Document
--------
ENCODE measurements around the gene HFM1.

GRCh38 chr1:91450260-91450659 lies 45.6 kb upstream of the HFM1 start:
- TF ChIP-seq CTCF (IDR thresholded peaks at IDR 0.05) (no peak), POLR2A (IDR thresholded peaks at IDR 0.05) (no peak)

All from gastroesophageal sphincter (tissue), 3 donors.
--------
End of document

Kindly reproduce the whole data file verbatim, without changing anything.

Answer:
ENCODE measurements around the gene HFM1.

GRCh38 chr1:91450260-91450659 lies 45.6 kb upstream of the HFM1 start:
- TF ChIP-seq CTCF (IDR thresholded peaks at IDR 0.05) (no peak), POLR2A (IDR thresholded peaks at IDR 0.05) (no peak)

All from gastroesophageal sphincter (tissue), 3 donors.